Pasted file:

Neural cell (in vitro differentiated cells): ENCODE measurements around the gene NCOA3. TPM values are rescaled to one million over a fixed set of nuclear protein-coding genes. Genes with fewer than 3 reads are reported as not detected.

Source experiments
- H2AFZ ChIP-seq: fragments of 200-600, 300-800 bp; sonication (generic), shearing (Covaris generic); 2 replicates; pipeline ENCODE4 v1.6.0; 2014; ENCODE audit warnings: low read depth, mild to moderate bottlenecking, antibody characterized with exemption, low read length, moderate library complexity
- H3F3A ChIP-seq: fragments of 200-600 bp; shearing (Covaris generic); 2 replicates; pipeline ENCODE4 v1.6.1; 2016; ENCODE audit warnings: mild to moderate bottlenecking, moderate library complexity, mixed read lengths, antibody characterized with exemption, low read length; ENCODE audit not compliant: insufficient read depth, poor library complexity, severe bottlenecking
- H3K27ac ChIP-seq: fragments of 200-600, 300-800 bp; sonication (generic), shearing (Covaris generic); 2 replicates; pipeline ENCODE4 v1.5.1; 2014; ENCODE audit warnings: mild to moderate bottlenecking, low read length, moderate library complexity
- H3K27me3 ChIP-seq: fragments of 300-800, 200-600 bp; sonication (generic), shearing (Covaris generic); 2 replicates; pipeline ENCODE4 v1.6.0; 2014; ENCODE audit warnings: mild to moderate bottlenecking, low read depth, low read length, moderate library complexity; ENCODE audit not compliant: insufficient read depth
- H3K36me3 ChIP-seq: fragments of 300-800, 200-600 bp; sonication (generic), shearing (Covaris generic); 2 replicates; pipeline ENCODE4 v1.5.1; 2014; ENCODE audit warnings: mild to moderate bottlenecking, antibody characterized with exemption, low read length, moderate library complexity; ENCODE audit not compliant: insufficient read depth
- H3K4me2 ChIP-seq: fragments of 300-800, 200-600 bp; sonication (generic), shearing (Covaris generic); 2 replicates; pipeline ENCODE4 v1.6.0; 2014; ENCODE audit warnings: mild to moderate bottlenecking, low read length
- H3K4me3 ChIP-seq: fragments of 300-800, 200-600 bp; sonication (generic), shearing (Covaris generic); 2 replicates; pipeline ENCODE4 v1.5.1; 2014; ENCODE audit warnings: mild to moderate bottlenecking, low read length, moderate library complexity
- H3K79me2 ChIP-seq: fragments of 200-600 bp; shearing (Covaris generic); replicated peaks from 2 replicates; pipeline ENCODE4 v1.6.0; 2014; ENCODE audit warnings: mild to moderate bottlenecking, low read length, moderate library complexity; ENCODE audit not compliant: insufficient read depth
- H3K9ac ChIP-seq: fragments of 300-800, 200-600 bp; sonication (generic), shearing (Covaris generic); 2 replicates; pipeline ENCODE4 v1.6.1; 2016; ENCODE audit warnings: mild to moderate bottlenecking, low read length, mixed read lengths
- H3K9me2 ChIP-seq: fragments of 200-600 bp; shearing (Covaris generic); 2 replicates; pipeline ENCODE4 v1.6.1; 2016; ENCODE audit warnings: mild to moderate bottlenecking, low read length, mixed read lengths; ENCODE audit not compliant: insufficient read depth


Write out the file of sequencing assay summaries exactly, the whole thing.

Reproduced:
Neural cell (in vitro differentiated cells): ENCODE measurements around the gene NCOA3. TPM values are rescaled to one million over a fixed set of nuclear protein-coding genes. Genes with fewer than 3 reads are reported as not detected.

Source experiments
- H2AFZ ChIP-seq: fragments of 200-600, 300-800 bp; sonication (generic), shearing (Covaris generic); 2 replicates; pipeline ENCODE4 v1.6.0; 2014; ENCODE audit warnings: low read depth, mild to moderate bottlenecking, antibody characterized with exemption, low read length, moderate library complexity
- H3F3A ChIP-seq: fragments of 200-600 bp; shearing (Covaris generic); 2 replicates; pipeline ENCODE4 v1.6.1; 2016; ENCODE audit warnings: mild to moderate bottlenecking, moderate library complexity, mixed read lengths, antibody characterized with exemption, low read length; ENCODE audit not compliant: insufficient read depth, poor library complexity, severe bottlenecking
- H3K27ac ChIP-seq: fragments of 200-600, 300-800 bp; sonication (generic), shearing (Covaris generic); 2 replicates; pipeline ENCODE4 v1.5.1; 2014; ENCODE audit warnings: mild to moderate bottlenecking, low read length, moderate library complexity
- H3K27me3 ChIP-seq: fragments of 300-800, 200-600 bp; sonication (generic), shearing (Covaris generic); 2 replicates; pipeline ENCODE4 v1.6.0; 2014; ENCODE audit warnings: mild to moderate bottlenecking, low read depth, low read length, moderate library complexity; ENCODE audit not compliant: insufficient read depth
- H3K36me3 ChIP-seq: fragments of 300-800, 200-600 bp; sonication (generic), shearing (Covaris generic); 2 replicates; pipeline ENCODE4 v1.5.1; 2014; ENCODE audit warnings: mild to moderate bottlenecking, antibody characterized with exemption, low read length, moderate library complexity; ENCODE audit not compliant: insufficient read depth
- H3K4me2 ChIP-seq: fragments of 300-800, 200-600 bp; sonication (generic), shearing (Covaris generic); 2 replicates; pipeline ENCODE4 v1.6.0; 2014; ENCODE audit warnings: mild to moderate bottlenecking, low read length
- H3K4me3 ChIP-seq: fragments of 300-800, 200-600 bp; sonication (generic), shearing (Covaris generic); 2 replicates; pipeline ENCODE4 v1.5.1; 2014; ENCODE audit warnings: mild to moderate bottlenecking, low read length, moderate library complexity
- H3K79me2 ChIP-seq: fragments of 200-600 bp; shearing (Covaris generic); replicated peaks from 2 replicates; pipeline ENCODE4 v1.6.0; 2014; ENCODE audit warnings: mild to moderate bottlenecking, low read length, moderate library complexity; ENCODE audit not compliant: insufficient read depth
- H3K9ac ChIP-seq: fragments of 300-800, 200-600 bp; sonication (generic), shearing (Covaris generic); 2 replicates; pipeline ENCODE4 v1.6.1; 2016; ENCODE audit warnings: mild to moderate bottlenecking, low read length, mixed read lengths
- H3K9me2 ChIP-seq: fragments of 200-600 bp; shearing (Covaris generic); 2 replicates; pipeline ENCODE4 v1.6.1; 2016; ENCODE audit warnings: mild to moderate bottlenecking, low read length, mixed read lengths; ENCODE audit not compliant: insufficient read depth